This week, American Bar Association (ABA) has selected the Council’s Senior Counsel and Vice President of Legal Affairs Suzanne Friday for its prestigious “Outstanding Nonprofit Lawyer Award” in recognition of “distinguished service by a nonprofit – in-house counsel.”
Today, the Council on Foundations is releasing its 2014 Grantmakers Salary and Benefits Report. The most comprehensive source on national foundation staff composition and compensation, the report provides us with an opportunity for self-reflection about our individual management practices. It also serves as a stark reminder of the demographic changes the country and field are experiencing.
Humble. If there were one word that ought to drive philanthropists, that’s it. I am not saying it is always a word that does drive us. I am saying it ought to be.
For nonprofits to thrive, they must invest in strong leaders to strategically navigate the challenges faced along the organization’s life cycle. While most organizations recognize the importance of leadership development, many are unable to afford the high cost of coaching services.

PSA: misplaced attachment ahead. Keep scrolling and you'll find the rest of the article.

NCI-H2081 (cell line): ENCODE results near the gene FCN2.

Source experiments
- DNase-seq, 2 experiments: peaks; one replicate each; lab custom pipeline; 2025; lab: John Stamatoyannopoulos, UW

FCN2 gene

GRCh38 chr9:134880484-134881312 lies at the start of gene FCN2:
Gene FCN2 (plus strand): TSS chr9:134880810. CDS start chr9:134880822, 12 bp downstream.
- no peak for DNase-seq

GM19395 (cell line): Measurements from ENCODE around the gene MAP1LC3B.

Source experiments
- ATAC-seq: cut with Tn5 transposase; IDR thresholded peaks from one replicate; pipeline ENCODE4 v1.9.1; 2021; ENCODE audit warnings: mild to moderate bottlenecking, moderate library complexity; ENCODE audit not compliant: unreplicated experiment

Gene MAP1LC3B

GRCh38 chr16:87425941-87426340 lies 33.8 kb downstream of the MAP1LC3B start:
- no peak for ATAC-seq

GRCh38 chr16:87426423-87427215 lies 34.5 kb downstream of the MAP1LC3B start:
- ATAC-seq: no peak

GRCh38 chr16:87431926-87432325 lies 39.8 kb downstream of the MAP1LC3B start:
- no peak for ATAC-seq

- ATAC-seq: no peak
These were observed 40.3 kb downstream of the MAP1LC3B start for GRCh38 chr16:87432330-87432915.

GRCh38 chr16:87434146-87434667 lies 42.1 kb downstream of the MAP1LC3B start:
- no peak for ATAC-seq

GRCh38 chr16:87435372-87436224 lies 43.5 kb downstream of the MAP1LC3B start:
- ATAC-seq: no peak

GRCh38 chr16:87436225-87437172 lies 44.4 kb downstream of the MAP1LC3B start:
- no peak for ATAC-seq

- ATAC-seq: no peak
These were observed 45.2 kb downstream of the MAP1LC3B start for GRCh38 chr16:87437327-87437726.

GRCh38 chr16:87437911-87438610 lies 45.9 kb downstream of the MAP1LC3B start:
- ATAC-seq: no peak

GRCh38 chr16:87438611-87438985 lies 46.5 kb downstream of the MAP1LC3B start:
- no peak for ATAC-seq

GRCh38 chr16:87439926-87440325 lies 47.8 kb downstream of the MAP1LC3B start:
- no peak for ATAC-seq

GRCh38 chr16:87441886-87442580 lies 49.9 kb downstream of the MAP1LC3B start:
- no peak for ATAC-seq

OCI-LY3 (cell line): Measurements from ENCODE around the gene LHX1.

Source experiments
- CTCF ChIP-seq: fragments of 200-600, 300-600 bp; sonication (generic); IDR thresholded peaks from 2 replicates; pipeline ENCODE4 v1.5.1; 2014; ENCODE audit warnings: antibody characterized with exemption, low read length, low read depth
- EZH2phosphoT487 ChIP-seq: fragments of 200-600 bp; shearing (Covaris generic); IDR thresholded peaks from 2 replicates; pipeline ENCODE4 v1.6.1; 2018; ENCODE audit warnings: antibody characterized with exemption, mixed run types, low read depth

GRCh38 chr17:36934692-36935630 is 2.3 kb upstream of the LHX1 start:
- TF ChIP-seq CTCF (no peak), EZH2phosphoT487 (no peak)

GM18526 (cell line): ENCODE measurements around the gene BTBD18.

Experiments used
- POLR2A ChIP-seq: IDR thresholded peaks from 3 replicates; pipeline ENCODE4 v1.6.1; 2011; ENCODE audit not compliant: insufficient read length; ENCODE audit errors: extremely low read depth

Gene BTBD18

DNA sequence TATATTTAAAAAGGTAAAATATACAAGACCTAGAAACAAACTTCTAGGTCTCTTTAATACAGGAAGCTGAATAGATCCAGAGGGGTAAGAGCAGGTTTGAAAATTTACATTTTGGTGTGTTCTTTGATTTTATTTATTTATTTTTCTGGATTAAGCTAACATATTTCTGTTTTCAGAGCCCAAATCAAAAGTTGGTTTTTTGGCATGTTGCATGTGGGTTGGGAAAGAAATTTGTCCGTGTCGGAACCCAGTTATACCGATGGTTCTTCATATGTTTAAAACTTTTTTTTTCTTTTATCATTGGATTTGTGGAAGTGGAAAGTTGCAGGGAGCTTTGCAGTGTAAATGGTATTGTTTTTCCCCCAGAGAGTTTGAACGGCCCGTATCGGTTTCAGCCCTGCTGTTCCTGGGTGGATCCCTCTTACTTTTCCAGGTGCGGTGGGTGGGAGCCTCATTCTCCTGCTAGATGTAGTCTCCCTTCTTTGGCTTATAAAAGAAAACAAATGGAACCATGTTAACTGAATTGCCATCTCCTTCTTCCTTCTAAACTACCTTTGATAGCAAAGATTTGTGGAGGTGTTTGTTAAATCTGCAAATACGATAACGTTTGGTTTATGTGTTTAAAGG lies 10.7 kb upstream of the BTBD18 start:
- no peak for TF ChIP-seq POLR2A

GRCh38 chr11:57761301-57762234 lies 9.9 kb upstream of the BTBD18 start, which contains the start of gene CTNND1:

“It goes without saying that increased technology has allowed us not only to stay in operation but to thrive and therefore to continue to meet the needs of children and families.”
The Council on Foundations today announced the release of its 2014 Grantmakers Salary Tables and Board Compensation Tables. Both publications include data collected through the Council’s annual Grantmakers Salary and Benefits survey, and represent two of the most comprehensive sets of data on U.S. foundations’ staff compensation and board compensation practices available. The upcoming Grantmakers Salary and Benefits Report will be released in early 2015 and will go into greater detail about benefits, staffing practices, and staff demographics at the nation’s foundations and corporate giving programs.
Think back to high school. Senior year, let’s say. How did you spend the Sunday after your prom? Let me go out on a limb and guess that it wasn’t spent in a conference room, debating other high schoolers about which of 23 grant applicants would receive a total of $10,000 in grants.